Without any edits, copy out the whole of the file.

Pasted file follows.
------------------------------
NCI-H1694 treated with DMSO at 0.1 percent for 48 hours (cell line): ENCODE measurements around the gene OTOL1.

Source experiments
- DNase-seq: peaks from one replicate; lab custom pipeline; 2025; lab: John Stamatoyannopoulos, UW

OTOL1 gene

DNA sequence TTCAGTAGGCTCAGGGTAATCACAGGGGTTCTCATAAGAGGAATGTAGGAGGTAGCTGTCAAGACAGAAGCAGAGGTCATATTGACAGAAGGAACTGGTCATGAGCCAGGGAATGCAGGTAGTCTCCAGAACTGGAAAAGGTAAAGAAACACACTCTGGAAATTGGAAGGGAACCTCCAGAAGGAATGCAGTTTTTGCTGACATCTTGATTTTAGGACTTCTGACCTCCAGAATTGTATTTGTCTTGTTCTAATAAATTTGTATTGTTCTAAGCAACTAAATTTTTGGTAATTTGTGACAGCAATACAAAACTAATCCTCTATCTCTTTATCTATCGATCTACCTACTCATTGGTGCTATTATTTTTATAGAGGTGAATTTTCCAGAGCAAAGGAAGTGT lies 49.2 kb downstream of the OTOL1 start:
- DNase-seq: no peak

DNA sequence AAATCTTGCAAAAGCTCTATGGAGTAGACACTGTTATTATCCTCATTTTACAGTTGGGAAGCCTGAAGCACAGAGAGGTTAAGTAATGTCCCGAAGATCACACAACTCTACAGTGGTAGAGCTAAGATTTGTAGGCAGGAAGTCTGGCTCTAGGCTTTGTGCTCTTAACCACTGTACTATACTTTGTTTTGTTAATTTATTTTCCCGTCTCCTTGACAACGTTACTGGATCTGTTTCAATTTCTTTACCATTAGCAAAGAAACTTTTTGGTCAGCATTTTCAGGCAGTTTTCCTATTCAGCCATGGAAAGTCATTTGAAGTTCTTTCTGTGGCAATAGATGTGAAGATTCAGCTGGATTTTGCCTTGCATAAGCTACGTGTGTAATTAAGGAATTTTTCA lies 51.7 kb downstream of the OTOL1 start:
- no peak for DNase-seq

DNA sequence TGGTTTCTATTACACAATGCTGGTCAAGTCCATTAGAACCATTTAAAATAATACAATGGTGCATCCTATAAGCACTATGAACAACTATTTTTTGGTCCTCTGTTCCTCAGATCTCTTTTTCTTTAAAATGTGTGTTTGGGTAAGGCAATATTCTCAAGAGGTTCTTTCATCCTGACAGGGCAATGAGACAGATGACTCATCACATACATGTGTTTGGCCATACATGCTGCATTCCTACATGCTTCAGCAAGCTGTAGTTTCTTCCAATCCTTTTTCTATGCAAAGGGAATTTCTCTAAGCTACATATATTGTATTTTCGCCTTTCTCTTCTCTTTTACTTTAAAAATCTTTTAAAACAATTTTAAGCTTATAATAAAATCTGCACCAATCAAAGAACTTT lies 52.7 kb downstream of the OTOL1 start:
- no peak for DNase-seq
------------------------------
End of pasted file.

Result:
NCI-H1694 treated with DMSO at 0.1 percent for 48 hours (cell line): ENCODE measurements around the gene OTOL1.

Source experiments
- DNase-seq: peaks from one replicate; lab custom pipeline; 2025; lab: John Stamatoyannopoulos, UW

OTOL1 gene

DNA sequence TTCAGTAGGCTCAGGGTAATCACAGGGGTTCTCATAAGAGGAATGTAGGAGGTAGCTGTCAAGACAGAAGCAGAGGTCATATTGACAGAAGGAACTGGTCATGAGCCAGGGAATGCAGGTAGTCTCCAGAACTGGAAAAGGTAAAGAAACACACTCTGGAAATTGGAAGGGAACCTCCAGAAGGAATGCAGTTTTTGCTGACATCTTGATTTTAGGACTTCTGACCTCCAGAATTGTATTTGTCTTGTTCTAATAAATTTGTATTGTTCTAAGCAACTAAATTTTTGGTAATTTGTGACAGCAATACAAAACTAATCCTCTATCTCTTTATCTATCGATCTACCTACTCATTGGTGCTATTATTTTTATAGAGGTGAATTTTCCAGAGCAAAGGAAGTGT lies 49.2 kb downstream of the OTOL1 start:
- DNase-seq: no peak

DNA sequence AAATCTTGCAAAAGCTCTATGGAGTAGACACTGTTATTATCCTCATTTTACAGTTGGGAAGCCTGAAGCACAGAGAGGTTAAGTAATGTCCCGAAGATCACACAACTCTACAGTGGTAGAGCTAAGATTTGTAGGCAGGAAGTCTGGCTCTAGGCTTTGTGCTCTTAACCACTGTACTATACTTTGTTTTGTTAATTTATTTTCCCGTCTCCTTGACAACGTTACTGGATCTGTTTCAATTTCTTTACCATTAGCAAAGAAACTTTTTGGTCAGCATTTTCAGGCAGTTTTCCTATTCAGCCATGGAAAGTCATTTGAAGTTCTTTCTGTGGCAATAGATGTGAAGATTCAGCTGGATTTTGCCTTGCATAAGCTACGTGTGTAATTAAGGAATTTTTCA lies 51.7 kb downstream of the OTOL1 start:
- no peak for DNase-seq

DNA sequence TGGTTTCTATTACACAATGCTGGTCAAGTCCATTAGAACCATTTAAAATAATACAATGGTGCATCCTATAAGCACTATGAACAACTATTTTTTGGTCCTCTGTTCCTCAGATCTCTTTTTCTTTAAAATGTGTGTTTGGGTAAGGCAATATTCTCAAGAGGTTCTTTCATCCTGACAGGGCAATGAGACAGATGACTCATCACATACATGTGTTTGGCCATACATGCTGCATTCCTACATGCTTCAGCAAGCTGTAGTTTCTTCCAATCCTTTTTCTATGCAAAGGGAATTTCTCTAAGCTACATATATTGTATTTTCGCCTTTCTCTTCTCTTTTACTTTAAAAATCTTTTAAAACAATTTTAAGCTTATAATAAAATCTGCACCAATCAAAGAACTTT lies 52.7 kb downstream of the OTOL1 start:
- no peak for DNase-seq